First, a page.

And notice the very quick closeup (at 0:17) of a softballer's hand gripping a chain-link fence, her nails painted a delicate coral-pink color.    

I wonder why "The Happiest Girl in the Whole U.S.A." was chosen as the musical accompaniment for this spot.  

I suppose we could simply focus on the title (which is the last line of the chorus) and say that the song is simply a statement of the utter joy that these girls (or women) feel when they are on the softball field with their teammates.  

But as noted above, the song as a whole is about a young newlywed who glories in a very traditional marriage -- albeit a marriage where the young husband seems to share equally in the household chores:

You make the coffee
I'll make the bed
I'll fix your lunch
And you fix mine

But the fundamental point of this song is that the singer would never have been truly happy without a husband -- for her, having a man to love is absolutely necessary to her feelings of fulfillment.

Do the softball players in the Nike commercial feel the same way as the singer?  Some of them may.  But others may find their fulfillment in athletics or a career, not in a traditional marriage.

That's especially true for gay female athletes, of course.  They aren't thanking God "for making him for me."

Very few of the athletes in the 2012 London Olympics were openly gay.  According to CBS News, only 23 of the more than 10,000 athletes who participated in the 2012 Olympics were "out" -- 20 women and three men.  

It is widely thought that there are many more gay female athletes than gay male athletes, but I couldn't find any hard evidence to back up that perception.

It is also widely thought that it is harder for a gay male athlete to come out than it is for a gay female athlete.  But it's not at all clear that's true either.  

Straight male athletes aren't really threatened when a teammate announces he is gay -- the public perception is that male athletes are generally straight, and the fact that there are occasional exceptions to that rule doesn't call into question the heterosexuality of the typical male athlete.

But as Dr. Pat Griffin (an expert on LGBT issues in sports) has noted, “I think straight women historically have been very concerned with the image of sports and being tagged with the lesbian label, which has lead to a lot of division among woman in sports.”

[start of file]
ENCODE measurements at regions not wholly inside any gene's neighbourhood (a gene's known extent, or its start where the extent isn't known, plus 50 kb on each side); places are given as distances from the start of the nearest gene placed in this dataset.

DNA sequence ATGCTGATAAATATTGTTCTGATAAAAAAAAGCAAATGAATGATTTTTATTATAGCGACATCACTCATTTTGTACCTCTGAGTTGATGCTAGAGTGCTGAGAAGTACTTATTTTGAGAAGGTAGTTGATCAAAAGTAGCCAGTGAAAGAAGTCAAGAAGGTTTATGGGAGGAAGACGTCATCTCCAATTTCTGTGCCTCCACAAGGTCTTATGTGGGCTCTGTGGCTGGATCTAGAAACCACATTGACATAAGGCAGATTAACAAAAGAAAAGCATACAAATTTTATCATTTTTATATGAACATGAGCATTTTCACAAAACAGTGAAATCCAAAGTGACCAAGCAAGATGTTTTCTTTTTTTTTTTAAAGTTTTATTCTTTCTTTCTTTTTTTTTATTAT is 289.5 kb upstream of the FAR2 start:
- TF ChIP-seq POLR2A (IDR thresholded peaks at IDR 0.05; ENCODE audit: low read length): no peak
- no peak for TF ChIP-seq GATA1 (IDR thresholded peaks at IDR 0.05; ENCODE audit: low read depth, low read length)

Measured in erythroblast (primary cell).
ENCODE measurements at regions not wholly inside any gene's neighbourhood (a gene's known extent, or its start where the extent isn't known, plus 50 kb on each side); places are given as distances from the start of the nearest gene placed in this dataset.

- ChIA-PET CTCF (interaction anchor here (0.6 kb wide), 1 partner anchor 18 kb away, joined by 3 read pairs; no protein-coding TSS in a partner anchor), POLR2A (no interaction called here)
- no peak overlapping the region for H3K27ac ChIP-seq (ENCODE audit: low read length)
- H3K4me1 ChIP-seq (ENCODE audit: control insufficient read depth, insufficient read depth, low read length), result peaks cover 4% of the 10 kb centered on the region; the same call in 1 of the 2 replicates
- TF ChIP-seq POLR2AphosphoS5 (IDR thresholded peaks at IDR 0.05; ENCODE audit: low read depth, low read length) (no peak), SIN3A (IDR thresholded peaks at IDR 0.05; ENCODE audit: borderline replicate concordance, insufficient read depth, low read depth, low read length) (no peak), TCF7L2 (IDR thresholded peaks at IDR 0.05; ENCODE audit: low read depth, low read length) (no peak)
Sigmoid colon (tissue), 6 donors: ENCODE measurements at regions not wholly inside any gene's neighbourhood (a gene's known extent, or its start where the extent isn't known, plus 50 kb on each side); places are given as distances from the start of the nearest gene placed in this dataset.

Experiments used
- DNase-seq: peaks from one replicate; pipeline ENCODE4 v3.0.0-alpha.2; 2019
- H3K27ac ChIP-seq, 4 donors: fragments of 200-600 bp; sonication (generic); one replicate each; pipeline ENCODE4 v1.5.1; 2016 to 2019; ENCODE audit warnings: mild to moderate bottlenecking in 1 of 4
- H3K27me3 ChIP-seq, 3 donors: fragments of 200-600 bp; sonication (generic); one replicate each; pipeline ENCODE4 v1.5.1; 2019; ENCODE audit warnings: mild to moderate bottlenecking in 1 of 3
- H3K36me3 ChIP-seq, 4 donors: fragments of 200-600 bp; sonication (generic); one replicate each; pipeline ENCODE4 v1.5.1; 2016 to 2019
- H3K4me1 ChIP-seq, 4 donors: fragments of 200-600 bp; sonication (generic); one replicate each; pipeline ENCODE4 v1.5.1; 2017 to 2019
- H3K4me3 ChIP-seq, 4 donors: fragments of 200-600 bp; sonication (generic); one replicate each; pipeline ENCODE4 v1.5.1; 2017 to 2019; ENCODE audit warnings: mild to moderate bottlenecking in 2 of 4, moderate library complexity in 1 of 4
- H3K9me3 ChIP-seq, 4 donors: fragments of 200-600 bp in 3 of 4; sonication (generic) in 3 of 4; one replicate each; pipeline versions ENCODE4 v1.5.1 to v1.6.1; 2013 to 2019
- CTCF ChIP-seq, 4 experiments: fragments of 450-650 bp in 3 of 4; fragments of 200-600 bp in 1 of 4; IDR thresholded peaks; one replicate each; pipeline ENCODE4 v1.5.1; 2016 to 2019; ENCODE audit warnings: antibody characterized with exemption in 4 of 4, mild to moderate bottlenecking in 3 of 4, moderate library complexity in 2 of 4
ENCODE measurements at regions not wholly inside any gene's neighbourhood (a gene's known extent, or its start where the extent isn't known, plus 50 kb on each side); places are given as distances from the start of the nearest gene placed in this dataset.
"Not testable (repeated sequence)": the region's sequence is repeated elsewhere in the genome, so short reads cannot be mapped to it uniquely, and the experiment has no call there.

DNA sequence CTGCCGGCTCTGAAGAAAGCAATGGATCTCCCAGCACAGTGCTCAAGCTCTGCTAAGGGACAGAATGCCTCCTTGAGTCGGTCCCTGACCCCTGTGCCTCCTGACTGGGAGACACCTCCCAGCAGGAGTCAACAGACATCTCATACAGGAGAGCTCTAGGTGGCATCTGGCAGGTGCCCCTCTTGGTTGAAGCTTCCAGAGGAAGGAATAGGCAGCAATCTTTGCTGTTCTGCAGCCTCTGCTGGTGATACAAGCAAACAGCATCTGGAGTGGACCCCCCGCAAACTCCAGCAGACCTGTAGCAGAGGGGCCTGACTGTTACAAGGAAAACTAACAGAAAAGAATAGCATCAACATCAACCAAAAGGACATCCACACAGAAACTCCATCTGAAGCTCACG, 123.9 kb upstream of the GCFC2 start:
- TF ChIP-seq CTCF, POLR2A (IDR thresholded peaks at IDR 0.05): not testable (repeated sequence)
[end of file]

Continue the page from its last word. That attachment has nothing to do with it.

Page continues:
Brittney Griner
It does seem to be true that gay female athletes who come out of the closet are subject to much less scrutiny than gay male athletes.  When female basketball superstar Brittney Griner acknowledged last April that she was a lesbian, there wasn't much attention paid to that.  But when Jason Collins -- a relatively unknown NBA veteran -- became the first active male professional athlete playing a major team sport in the United States to come out, his story was all over the newspapers, ESPN, and sports-talk radio.

One reporter attributed that to the fact that "[a]n openly gay female athlete almost isn't news.  A lesbian in the locker room conforms to a stereotype, just as a straight male athlete is a stereotype."

Or perhaps the two announcements were treated so differently because women's sports never get nearly as much attention as men's sports -- regardless of the subject.

As I noted above, the enjoyment I derive from watching girl jocks is due in large part to the pleasure and pride I felt when I watched my sister and daughters play sports.  When I watch this commercial, I see them -- and their teammates -- in every one of the softball players who are shown throwing a ball, swinging a bat, or simply running to first base.

To me, every one of those girls is strong and graceful and utterly beautiful.  More importantly, every one of them seems to be having the time of her life.  

Two lines appear on the screen near the end of this commercial:  "We have softball.  You can have everything else." 

For most female softball players, that's no doubt something of an exaggeration.  But I hope each one of them has felt that way on occasion.  Perhaps during the moment of exhilaration that follows a diving catch or a game-winning hit -- or perhaps after a devastating defeat like the one the 2008 U.S. Olympic team suffered against Japan, when teammates hugged each other and the tears flowed.  

Here's a live recording of "The Happiest Girl in the Whole U.S.A.":

Click below to order the song from Amazon:

1 comment:

  1. The photo of the softball team dressed for an "off the field" occasion reminded me of a line from Gretchen Wilson's "I'm Here for the Party": "I may not be a 'ten' but the boys say I clean up good."